The Supreme Court will rule on Tuesday whether police should be allowed to ‘crack’ large databases of encrypted messages to intercept communications between criminal gangs.
Decrypted messages were a vital piece of evidence in solving the murder of Samir Erraghib, one of the alleged victims of a series of gangland killings that form the basis of the ongoing Marengo trial.
The messages came to light when police decrypted some 3.6 million messages during an investigation into Ennetcom, a secure network favoured by criminals. One of the two assassins, who was given a 22-year jail sentence last year, wrote: ‘He is 100% going to sleep, sir’.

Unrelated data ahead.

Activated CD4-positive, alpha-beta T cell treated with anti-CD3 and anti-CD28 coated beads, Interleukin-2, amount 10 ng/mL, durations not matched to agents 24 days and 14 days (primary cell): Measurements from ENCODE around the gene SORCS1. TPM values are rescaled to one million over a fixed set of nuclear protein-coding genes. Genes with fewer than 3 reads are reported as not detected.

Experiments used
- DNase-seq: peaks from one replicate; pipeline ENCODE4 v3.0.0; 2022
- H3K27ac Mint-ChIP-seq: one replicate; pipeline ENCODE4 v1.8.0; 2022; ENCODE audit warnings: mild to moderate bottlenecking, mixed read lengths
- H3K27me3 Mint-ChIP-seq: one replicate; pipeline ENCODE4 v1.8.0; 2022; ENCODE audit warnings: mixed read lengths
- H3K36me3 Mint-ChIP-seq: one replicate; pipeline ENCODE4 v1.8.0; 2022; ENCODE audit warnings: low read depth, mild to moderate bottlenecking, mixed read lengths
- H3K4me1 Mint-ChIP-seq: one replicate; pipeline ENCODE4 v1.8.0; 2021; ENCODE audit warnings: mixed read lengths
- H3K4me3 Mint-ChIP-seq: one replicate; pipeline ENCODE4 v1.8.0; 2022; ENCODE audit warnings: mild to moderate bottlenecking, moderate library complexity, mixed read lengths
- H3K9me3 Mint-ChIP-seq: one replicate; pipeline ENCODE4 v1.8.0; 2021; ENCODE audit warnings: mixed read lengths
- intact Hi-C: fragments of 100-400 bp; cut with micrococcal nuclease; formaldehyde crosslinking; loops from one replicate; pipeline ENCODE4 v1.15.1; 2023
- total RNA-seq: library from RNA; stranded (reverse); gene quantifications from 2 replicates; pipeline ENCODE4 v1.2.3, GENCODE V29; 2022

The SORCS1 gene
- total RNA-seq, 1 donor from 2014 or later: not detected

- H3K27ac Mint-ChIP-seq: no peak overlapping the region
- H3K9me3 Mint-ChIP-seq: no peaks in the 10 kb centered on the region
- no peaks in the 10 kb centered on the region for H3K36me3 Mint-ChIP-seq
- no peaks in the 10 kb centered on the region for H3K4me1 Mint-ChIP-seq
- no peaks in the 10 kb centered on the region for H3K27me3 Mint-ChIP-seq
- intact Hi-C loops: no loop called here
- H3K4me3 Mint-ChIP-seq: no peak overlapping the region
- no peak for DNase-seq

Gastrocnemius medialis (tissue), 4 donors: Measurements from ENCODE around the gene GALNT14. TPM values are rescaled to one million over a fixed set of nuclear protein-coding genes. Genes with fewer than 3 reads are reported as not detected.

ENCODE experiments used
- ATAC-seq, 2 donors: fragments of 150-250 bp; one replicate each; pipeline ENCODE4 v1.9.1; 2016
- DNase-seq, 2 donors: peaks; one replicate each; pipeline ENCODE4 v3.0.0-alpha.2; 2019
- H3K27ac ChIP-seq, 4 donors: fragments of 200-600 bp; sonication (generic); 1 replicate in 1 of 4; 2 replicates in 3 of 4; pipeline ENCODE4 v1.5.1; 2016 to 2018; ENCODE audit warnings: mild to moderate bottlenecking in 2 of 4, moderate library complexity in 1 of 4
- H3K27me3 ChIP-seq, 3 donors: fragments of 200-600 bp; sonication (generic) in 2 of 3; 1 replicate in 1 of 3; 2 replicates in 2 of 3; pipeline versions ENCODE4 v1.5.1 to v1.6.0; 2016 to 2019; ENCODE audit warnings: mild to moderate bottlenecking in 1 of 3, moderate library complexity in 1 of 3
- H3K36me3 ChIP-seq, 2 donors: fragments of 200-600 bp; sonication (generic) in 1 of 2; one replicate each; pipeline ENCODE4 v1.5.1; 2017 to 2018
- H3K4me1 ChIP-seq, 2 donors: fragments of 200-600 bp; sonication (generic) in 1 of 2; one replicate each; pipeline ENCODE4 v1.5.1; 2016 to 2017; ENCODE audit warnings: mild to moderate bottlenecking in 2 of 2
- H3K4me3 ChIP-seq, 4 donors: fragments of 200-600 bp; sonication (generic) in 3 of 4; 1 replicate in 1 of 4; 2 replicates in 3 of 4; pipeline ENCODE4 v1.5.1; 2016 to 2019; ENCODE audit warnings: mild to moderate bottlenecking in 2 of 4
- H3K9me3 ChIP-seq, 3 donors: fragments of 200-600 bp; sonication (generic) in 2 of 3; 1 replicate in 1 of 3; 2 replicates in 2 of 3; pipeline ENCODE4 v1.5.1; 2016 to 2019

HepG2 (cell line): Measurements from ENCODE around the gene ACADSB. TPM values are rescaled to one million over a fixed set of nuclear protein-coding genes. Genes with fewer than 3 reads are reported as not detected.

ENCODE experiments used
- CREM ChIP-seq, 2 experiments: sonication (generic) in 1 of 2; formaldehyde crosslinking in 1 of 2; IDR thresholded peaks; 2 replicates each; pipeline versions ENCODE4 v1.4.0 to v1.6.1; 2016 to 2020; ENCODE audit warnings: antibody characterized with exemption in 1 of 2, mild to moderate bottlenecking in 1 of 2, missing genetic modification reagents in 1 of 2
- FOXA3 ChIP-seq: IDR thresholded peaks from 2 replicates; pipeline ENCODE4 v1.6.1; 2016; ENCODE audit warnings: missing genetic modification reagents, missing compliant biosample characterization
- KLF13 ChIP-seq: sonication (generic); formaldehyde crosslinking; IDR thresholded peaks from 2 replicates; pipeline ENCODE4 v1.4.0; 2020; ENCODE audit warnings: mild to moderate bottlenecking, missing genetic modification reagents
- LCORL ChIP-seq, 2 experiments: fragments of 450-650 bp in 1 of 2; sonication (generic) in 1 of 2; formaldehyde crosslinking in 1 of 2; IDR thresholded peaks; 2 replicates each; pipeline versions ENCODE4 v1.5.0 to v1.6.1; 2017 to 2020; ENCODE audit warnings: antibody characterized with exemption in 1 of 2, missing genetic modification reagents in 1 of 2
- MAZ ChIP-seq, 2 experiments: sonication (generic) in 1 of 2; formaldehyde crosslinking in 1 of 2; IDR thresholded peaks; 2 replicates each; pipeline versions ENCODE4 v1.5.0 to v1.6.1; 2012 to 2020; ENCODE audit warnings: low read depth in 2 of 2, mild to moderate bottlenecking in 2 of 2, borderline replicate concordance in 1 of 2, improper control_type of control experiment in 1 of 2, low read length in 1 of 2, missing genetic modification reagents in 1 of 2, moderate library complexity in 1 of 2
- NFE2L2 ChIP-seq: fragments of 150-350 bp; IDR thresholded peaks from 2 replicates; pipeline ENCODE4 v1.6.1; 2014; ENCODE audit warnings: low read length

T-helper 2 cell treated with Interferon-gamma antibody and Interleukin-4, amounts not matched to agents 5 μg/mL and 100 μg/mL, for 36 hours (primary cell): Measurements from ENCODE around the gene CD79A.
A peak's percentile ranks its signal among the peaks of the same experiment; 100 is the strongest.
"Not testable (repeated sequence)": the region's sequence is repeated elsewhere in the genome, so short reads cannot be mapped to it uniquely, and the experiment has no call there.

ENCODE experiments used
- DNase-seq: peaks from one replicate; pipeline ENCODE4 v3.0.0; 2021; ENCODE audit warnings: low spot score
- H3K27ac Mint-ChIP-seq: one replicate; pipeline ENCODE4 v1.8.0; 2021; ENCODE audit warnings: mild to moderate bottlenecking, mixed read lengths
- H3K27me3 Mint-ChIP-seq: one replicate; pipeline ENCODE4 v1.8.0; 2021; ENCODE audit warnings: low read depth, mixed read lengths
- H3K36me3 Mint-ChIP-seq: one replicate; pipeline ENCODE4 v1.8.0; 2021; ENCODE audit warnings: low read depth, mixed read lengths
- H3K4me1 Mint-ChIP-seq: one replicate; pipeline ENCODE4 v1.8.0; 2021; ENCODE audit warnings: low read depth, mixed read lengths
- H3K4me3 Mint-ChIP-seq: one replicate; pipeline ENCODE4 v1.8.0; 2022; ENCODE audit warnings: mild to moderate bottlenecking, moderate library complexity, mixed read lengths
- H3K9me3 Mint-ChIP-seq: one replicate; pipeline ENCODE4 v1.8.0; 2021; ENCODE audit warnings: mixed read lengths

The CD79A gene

The message was directed at Ridouan Taghi, the chief suspect in a trial spanning six murders and seven other planned attacks, including the killing of Erraghib.
Lawyers for some of the suspects in the Marengo case argue that sifting millions of messages for evidence against criminals breaches the privacy of other users of the network.
The original request for permission to access Ennetcom’s servers, which were based in Canada, was made in the context of a case against the company. Defence lawyers argue that police were not entitled to use the evidence they found in other criminal investigations.
The advocate-general has advised the Supreme Court to reject the appeal brought by lawyers for the two 27-year-old men convicted of Erraghib’s murder.
‘Central to the appeal is the legality of the acquisition and use of the Ennetcom data as evidence,’ the Supreme Court said in a statement. ‘The acquisition of the data by the Canadian government and the transfer to the Netherlands were in [the advocate-general’s] view legally justified and the appeal court was entitled to use this data as evidence.’
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